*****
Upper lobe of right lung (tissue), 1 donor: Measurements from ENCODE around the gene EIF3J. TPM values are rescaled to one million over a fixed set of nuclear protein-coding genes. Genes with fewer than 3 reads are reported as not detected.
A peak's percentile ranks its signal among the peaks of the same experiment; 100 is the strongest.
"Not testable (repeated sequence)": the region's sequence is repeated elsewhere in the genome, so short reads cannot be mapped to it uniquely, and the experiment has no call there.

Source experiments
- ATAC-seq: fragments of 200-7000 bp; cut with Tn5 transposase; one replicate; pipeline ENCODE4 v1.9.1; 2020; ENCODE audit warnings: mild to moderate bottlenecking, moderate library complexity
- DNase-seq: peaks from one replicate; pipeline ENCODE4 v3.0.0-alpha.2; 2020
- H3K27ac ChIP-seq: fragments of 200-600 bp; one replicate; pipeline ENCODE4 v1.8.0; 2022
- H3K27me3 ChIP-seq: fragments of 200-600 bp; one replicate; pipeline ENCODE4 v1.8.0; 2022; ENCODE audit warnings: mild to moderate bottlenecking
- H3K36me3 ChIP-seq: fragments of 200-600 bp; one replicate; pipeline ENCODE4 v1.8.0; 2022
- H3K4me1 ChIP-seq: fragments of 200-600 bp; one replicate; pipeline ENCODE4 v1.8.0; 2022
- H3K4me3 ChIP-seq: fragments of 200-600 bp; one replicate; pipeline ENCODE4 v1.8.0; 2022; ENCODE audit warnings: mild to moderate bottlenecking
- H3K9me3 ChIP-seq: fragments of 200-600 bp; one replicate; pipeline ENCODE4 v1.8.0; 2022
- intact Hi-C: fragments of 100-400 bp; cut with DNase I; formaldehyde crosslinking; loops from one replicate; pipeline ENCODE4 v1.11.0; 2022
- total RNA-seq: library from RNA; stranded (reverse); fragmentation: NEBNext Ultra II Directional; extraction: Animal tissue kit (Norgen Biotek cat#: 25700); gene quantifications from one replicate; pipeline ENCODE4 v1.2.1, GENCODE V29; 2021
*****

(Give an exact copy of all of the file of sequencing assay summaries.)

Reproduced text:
Upper lobe of right lung (tissue), 1 donor: Measurements from ENCODE around the gene EIF3J. TPM values are rescaled to one million over a fixed set of nuclear protein-coding genes. Genes with fewer than 3 reads are reported as not detected.
A peak's percentile ranks its signal among the peaks of the same experiment; 100 is the strongest.
"Not testable (repeated sequence)": the region's sequence is repeated elsewhere in the genome, so short reads cannot be mapped to it uniquely, and the experiment has no call there.

Source experiments
- ATAC-seq: fragments of 200-7000 bp; cut with Tn5 transposase; one replicate; pipeline ENCODE4 v1.9.1; 2020; ENCODE audit warnings: mild to moderate bottlenecking, moderate library complexity
- DNase-seq: peaks from one replicate; pipeline ENCODE4 v3.0.0-alpha.2; 2020
- H3K27ac ChIP-seq: fragments of 200-600 bp; one replicate; pipeline ENCODE4 v1.8.0; 2022
- H3K27me3 ChIP-seq: fragments of 200-600 bp; one replicate; pipeline ENCODE4 v1.8.0; 2022; ENCODE audit warnings: mild to moderate bottlenecking
- H3K36me3 ChIP-seq: fragments of 200-600 bp; one replicate; pipeline ENCODE4 v1.8.0; 2022
- H3K4me1 ChIP-seq: fragments of 200-600 bp; one replicate; pipeline ENCODE4 v1.8.0; 2022
- H3K4me3 ChIP-seq: fragments of 200-600 bp; one replicate; pipeline ENCODE4 v1.8.0; 2022; ENCODE audit warnings: mild to moderate bottlenecking
- H3K9me3 ChIP-seq: fragments of 200-600 bp; one replicate; pipeline ENCODE4 v1.8.0; 2022
- intact Hi-C: fragments of 100-400 bp; cut with DNase I; formaldehyde crosslinking; loops from one replicate; pipeline ENCODE4 v1.11.0; 2022
- total RNA-seq: library from RNA; stranded (reverse); fragmentation: NEBNext Ultra II Directional; extraction: Animal tissue kit (Norgen Biotek cat#: 25700); gene quantifications from one replicate; pipeline ENCODE4 v1.2.1, GENCODE V29; 2021